Their nanny offers to come over for the school run on Monday morning. She arrives at six o’clock and narrowly misses setting off the house alarm. I can hear her handbrake being wrenched up in my slumber and get to the door before she can. Such is the novelty of going in nanny’s car to school that I only have to whisper to wake them. They jump out of bed and get ready in jig time. We arrive at the school before the doors open. A rare treat for us all.
I’m walking and busing and paying attention to things that when cosseted in the car I’d miss. Strangers open up and chat when they bump into you walking, slightly weighed down with groceries. They sidle over at crossing lights to share snippets. A grandmother pushing a buggy. Slim, permed puffy 80s long hair, drawn on eyebrows, bright red lips, smiling at me. She mentions how cold it is and then laughs.
‘She wanted choc-ices in the shops just now. That’s all she wanted. Nothing else. In this weather’ she says pointing to the toddler in the buggy and laughing. We cross the road and she veers off diagonally to the house where the ice-creams will be devoured. A mini heart-warming interaction that I’d have otherwise driven past.
Then there’s a mini heart-breaking scene. I’m early for the school pick-up. I’m sauntering along as a deep green Jaguar XType slides past me. I think of how my eldest son would love the sight of it. By the time I reach the school this car is in the middle of the road and the elderly owner – a man in his seventies – is shouting at another man. The other man is out of his old small silver car. He has a walking stick and he is much older than the shouting man. Older. Smaller. Frailer. Heading for ninety. He has, it seems, clipped the side of the Jag. It’ll need painting the Jag man shouts. Spray paint? the ninety year old man enquires, quietly, shaking in the cold and with the shock of it all. No, not spray paint the Jag man says, tutting, shaking his head. I need your name and details. The road is getting choked up with parents in cars. The old old man makes towards his car. I live just down here, opposite the school, come to the house to get my details, the older old man says. I will, I will, I’ll get in with you, the old man says, nodding ferociously. As if he thinks the old old man is about to do a runner. He jumps into the silver car, all fury and indignation. Leave him alone, I want to shout out. The older old man is so shaken and shocked that he doesn’t seem to know how to drive off. With full force fury sitting beside him, he makes his car screech out in pain.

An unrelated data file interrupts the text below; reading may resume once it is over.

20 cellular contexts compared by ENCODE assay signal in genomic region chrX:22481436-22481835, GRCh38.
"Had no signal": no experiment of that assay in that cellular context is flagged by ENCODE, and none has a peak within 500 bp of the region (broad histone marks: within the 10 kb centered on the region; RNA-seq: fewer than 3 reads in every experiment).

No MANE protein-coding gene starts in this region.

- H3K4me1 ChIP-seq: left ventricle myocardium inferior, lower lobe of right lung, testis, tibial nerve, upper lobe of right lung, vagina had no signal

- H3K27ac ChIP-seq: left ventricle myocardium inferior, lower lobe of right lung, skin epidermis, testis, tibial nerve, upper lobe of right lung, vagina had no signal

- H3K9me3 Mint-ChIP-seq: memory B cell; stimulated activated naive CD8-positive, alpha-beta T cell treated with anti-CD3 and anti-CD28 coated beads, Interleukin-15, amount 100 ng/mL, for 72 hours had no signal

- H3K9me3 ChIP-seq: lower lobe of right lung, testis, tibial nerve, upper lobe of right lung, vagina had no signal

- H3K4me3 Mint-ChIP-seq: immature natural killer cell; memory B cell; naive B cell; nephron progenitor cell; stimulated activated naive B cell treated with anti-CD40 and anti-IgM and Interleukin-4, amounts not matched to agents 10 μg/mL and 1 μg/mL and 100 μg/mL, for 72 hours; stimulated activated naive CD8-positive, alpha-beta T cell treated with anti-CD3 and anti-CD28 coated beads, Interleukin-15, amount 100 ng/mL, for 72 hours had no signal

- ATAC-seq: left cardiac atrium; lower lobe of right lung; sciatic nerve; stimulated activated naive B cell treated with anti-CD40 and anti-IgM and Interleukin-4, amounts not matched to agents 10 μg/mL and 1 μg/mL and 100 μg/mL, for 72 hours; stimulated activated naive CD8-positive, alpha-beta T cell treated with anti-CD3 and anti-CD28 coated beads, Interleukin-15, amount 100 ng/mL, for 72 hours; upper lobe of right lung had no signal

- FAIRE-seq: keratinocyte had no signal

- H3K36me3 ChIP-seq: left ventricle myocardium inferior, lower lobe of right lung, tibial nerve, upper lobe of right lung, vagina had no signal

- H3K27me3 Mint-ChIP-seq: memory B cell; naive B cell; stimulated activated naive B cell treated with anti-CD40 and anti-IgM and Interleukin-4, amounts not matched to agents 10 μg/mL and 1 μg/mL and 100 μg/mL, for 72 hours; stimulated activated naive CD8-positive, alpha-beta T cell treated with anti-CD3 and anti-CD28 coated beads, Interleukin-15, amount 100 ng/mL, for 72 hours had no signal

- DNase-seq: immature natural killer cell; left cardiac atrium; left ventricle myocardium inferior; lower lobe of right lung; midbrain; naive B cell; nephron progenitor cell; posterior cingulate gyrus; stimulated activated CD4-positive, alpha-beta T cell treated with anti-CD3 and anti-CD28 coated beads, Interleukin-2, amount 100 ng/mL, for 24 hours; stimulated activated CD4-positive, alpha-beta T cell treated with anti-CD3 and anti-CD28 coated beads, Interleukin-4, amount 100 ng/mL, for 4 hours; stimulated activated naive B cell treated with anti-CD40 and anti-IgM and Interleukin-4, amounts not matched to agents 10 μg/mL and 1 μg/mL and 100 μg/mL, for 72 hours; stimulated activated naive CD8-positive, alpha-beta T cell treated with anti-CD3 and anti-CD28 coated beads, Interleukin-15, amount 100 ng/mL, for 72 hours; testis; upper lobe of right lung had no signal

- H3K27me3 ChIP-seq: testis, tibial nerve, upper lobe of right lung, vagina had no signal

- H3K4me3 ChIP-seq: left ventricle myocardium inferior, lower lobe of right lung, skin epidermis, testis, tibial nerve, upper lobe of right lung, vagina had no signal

Being wide awake to all around me, good and bad, sends me into a sort of peaceful euphoria. Accidentally paying attention to the present moment and all that’s going on has lulling appeal. More than that, my own interactions with others are sharper, more focused. I’m no longer forcing myself out of the car, half asleep, and trudging around to the school with my eye firmly on just getting them all back home. By the time I reach the school I’ve had a myriad of mini encounters, engagements with an array of other fully awake non slumbering types. It feels as if I’ve just worked out the benefits of exercise (an unlikely scenario) and I want to convert. I’m walking around in wide-eyed wonder, as if I’ve just been let out of an institution. The 46A bus driver is coincidentally the same each
day. He gets to know us, smiles at us as we run to catch the bus, waits patiently, undercharges. He gets it. This wide awake kids on an adventure thing. He winks at us to let us know. When we get home we feel we have achieved something. The mood in the house reflects it back to us.
So we resolve to ditch the car every so often in the future. It’s not a green thing. It’s about the necessity to be fully awake once in a while. There’s a lot to be said for sudden exposure to the elements, walking on numb toes and holding bags with crumpled blue white fingers. There’s so much more of ourselves and others to be experienced when we’re not cosseted in old metal.